3G Solar moves on-grid, where the market is more lucrative than off-grid, developing countries
The Israeli solar power firm 3G Solar will move on grid as part of a new ownership strategy, according to PlasticEletronics.com. What sets 3G Solar apart from most other photovoltaic solar companies is its unique technology based on the Dye Solar cell, invented in 1988 by Professor Michael Graetzel of Lausanne Polytechnique in Switzerland. Today Professor Graetzel is active in 3G solar, whose so called “Graetzel” cells are based on a layer of nano-sized titanium dioxide particles impregnated with dye.
DSC technology can best be described as ‘artificial photosynthesis’ using an electrolyte, a layer of titania (a pigment used in white paint) and ruthenium dye sandwiched between two substrates, at least one of which is transparent.
Light striking the dye excites electrons, which are absorbed by the titania to become electric current. When the dye absorbs a photon, the resultant excitation injects electrons into the titanium oxide, which transports them to the negative electrode. They also claim that one of the advantages of dye solar cell is that it will offer low cost solar power with little capital imput or technical expertise by the manufacturer.
Wax off, wax on
3G Solar CEO Barry Breen added that the change of path for the company that previously focused on off-grid power production in the developing world towards an on-grid market occurred in combination with forthcoming new technological developments; the new owners aim to develop in the framework of a new three year R&D project that will boost efficiency and market share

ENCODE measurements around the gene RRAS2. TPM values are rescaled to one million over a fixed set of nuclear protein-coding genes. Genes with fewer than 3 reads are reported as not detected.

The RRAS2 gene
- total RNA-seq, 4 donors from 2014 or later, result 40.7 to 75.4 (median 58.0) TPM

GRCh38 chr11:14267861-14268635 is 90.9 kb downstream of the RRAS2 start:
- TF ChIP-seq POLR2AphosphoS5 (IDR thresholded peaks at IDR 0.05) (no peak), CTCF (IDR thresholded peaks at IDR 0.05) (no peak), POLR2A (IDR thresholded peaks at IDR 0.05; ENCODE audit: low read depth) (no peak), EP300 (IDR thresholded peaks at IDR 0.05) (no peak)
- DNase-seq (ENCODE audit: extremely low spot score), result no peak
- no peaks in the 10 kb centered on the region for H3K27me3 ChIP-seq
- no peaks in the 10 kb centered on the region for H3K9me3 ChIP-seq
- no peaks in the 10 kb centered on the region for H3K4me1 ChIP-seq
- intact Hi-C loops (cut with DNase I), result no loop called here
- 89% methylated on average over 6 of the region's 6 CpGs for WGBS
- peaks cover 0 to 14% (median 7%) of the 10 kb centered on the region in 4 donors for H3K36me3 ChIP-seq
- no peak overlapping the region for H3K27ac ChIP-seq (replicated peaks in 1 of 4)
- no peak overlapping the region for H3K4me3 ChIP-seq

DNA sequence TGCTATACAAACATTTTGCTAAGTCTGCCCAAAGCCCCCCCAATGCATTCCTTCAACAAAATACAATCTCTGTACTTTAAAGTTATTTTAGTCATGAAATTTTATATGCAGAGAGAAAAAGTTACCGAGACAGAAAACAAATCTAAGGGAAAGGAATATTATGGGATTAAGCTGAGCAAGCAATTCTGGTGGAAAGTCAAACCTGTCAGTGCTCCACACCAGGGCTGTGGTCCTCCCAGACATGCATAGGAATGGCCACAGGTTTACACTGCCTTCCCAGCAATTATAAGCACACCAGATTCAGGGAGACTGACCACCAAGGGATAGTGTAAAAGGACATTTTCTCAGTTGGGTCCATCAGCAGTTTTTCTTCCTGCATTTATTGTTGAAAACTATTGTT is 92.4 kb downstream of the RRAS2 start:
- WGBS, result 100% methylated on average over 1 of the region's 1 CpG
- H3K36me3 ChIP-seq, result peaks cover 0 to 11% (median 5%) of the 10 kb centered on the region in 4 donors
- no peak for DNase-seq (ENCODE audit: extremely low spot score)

The three year R&D period will serve as an indicator of how far away the DSC technology is from large scale commercial use. So far one of the few products that have reached the market is a backpack by the Welsh company G24 Innovation that lets is carrier load electrical batteries using a dye solar cell patch on the back of the backpack.
One of the main problems with the dye solar cell technology is that it achieves only around 7% efficiency in their cells, which is lower than standard photovoltaic technology. On the other hand, it does not use silicone making it cheaper to produce and buy, hence the previous target of off-grid communities in the developing world.
Previous investors in 3G Solar include the Quercus Trust, US based 21Ventures (we’ve featured here) and the Israeli Chief Scientists Office.